Review of Colm Toibin, Nora Webster
NORA Webster is Colm Toibin’s 10th novel in a distinguished body of work that includes journalism, plays, short stories, essays and poetry. For this, Toibin has received a Tony nomination, three Booker Prize shortlistings and the Irish PEN Award, among other accolades.
Set in a small Irish town in the 1960s, this new novel recounts Nora Webster’s struggle to “start a new life” with four children after the early death of Maurice, her jovial teacher husband. Conor, Nora’s youngest son, “wet[s] the bed most nights”; Donal, the next eldest, wakes “scream[ing] … loud and piercing” to night terrors; her daughters, Aine and Fiona, are at boarding school and college, grieving on their own.
Widowed in her mid-40s, Nora has to discover her identity outside marriage. An intelligent woman, she was prevented by poverty from finishing school and attending university. Instead, she worked for Gibney’s, the town’s mill-owners and wholesalers. She distinguished herself there until she left to marry Maurice. In marriage, Nora was free to “cultivate … [her intellect] with care”, to “take down a book and read … The day belonged to her.” But now, required to return to work, “her day was to be taken”.
Nora Webster is about transformation as much as grief; of Nora’s change from a woman who avoids well-wishers to one who pickets the local priest after an unfair decision, who goes back to work at Gibney’s and stands up for herself. Core to this is a discovery of her love of music, something she and Maurice “never shared”. Membership of the Gramophone Society and singing lessons lead “her towards a greater confidence as she allowed [her] voice to vibrate darkly on end notes”. This prompts a reawakening of sorts and painful regret for the life unlived: “she would give anything to be the young woman on the album sleeve, to be her now with a cello beside her”. Music becomes Nora’s “dream-life, a life she might have had if she had been born elsewhere … She wondered if she was alone in having nothing in between the dullness of her own days and the sheer brilliance of this imagined life.”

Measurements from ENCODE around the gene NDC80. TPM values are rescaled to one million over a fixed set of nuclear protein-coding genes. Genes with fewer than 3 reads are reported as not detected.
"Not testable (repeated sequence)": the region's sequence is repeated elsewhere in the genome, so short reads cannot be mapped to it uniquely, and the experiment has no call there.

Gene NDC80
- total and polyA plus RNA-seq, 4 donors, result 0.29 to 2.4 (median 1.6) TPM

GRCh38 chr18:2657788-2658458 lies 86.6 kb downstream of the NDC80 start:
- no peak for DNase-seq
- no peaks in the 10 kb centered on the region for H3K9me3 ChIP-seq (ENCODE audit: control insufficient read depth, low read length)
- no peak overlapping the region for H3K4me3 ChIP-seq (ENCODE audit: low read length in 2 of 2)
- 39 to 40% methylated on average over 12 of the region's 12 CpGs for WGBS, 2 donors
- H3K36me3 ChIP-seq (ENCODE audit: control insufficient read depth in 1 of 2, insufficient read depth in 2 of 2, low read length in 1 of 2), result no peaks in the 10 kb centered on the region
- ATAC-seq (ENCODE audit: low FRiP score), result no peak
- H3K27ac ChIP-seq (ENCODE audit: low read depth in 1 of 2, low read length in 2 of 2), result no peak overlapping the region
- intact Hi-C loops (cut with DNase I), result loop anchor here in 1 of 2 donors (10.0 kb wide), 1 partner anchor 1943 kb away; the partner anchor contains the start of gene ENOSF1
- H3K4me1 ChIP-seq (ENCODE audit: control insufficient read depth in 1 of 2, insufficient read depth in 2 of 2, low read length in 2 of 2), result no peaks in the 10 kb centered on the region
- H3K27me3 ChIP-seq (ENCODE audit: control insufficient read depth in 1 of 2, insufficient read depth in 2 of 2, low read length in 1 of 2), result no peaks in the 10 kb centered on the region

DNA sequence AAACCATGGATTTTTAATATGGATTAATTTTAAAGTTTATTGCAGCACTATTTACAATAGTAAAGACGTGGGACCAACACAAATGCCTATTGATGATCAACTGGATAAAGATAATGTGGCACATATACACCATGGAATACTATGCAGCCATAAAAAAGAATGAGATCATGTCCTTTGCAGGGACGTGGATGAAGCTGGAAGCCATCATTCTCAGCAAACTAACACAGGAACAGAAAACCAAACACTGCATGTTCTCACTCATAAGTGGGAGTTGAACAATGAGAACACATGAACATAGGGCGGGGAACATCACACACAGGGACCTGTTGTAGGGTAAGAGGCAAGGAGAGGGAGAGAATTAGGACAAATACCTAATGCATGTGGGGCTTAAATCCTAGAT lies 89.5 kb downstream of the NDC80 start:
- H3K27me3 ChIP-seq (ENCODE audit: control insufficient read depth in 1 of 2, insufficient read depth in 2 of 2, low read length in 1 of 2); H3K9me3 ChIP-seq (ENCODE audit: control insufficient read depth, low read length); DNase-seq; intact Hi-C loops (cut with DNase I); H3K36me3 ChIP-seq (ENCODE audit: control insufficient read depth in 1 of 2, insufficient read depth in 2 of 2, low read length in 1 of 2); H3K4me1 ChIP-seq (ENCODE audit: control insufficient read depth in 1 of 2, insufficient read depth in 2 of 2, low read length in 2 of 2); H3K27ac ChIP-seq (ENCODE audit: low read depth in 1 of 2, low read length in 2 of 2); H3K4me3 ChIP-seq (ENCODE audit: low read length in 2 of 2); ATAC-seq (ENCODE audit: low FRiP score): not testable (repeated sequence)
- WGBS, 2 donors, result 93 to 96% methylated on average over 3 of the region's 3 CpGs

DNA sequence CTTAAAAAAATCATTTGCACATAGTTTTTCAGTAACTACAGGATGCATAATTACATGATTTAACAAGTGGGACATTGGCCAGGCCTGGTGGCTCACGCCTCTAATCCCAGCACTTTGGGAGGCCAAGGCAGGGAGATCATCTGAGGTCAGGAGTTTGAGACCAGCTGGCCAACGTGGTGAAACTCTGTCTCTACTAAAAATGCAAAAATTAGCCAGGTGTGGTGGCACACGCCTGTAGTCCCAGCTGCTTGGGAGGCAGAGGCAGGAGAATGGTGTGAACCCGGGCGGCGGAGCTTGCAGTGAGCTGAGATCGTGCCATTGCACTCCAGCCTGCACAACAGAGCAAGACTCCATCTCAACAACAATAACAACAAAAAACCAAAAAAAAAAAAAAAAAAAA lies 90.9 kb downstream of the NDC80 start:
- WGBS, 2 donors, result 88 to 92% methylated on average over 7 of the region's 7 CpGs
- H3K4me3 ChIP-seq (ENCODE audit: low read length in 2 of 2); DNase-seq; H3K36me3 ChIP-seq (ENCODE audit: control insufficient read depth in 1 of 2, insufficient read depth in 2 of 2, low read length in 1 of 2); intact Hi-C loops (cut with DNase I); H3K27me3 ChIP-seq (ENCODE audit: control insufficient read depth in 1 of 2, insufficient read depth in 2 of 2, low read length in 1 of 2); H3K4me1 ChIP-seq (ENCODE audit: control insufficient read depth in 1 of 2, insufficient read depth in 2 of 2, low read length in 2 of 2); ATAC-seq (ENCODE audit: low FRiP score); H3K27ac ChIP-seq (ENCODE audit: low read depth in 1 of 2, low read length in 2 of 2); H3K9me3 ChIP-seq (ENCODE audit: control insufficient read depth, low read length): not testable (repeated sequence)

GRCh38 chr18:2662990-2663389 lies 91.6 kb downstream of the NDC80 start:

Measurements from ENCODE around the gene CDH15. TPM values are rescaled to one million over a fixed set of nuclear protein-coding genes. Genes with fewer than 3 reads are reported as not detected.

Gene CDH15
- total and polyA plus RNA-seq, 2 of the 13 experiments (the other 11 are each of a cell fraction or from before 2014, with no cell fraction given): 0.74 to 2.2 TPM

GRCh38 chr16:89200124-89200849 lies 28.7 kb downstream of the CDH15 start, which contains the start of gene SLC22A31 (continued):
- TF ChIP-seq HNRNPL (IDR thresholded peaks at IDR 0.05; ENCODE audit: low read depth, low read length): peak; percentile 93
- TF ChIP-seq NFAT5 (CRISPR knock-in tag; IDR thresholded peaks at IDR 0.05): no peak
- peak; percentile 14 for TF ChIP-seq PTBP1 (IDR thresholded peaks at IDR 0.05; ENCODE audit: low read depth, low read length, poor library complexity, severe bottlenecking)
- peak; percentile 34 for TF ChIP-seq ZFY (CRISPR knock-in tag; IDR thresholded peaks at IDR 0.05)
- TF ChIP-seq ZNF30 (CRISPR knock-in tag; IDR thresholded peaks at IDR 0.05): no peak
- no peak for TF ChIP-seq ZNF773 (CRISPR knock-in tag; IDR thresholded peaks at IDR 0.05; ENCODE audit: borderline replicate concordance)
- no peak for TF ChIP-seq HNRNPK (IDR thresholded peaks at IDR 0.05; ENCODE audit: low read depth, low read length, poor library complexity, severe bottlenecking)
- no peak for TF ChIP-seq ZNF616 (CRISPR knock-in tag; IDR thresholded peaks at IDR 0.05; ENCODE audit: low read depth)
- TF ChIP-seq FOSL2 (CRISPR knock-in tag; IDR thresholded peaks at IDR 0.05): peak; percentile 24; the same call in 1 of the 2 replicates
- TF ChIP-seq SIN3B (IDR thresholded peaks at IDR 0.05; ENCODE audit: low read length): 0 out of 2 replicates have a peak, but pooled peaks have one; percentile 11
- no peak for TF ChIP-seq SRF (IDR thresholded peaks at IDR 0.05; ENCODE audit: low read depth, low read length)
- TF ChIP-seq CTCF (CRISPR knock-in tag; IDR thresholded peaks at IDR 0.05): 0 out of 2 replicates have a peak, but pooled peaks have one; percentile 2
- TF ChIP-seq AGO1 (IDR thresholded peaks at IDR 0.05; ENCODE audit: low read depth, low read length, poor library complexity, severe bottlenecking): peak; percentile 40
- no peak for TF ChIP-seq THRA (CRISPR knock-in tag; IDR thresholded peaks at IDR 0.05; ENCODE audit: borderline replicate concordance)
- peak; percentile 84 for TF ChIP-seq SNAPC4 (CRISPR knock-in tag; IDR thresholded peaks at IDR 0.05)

Toibin draws a complex character: prickly yet passive, sometimes well-meaning, sometimes selfish and cruel. The townsfolk like and respect Nora, but she wishes she had the courage to ignore them. On a family visit, Nora torments her sister, deciding that “Catherine could do all the cooking and cleaning and washing-up and leave her alone to read”. Nora loves her sons but “had never before put a single thought into whether they were happy or not”. Her cruelty towards a workmate in her teens is never reconciled: “Nora and Greta Wickham had decided to cycle to Ballyconnigar and … Francie Kavanagh had asked to come … they had ridden their bicycles fast to get ahead of her and then had gone to Morriscastle instead … they had almost laughed openly rather than apologised when they learned that Francie had got a puncture … and had got drenched in the rain that came after nightfall”. When, 21 years later, Nora finds herself working for a hostile Miss Kavanagh, she takes little responsibility.
Toibin’s excellent choice of a morally ambiguous female protagonist should be celebrated. In this golden age of television, where consumers of narrative are increasingly familiar with difficult men — Walter White, Don Draper, Tony Soprano — there aren’t nearly enough female leads. But Toibin runs into difficulty with Nora. A reader doesn’t need to like a character or even identify with them. But empathy, engagement with the character’s fate regardless of moral quality, is necessary to sustain attention through the book. For much of Nora Webster, it is hard to empathise with the central character. The clearest route is through Nora’s loss of Maurice, but he doesn’t loom large in the way the recent dead may in a novel of grief.
A contributing issue is limited access to Nora’s internality. Her primary emotional state is disengagement: “It was as though she lived under water and had given up on the struggle to swim towards air.” Mainly, this is portrayed through external action — avoiding people. But the reader is avoided too. “How could she explain this to anyone who sought to know how she was or asked if she was getting over what happened?” A legitimate question. But in fiction, an omniscient third person narrator can explain and should give more insight than “Nora felt herself becoming sad at the memory of that time.”
Empathy and internality are crucial when a plot focuses on the quotidian. Here, core dramatic action revolves around an invoicing dispute at Gibney’s. We learn the minutia of train journeys and buying umbrellas, DIY and Nora’s office administration: “some of the office staff were dealing with the farmers and charting the moisture in the wheat and working out the value of each consignment”. A certain dullness of routine is important to establish an intelligent character’s repression by small circumstances. But the reader concomitantly needs access to a vibrant inner life that rages against those surroundings, thereby elevating banality to tragedy.
For much of the novel, Nora’s disengagement does not achieve this. Yet in the last hundred pages, after Nora has discovered music, the book blooms into a vital and engaging work, a self-reflective study of her conflicted passion for the “groaning of the cello” and regrets at a life misspent. In these final chapters, Nora Webster comes into its own.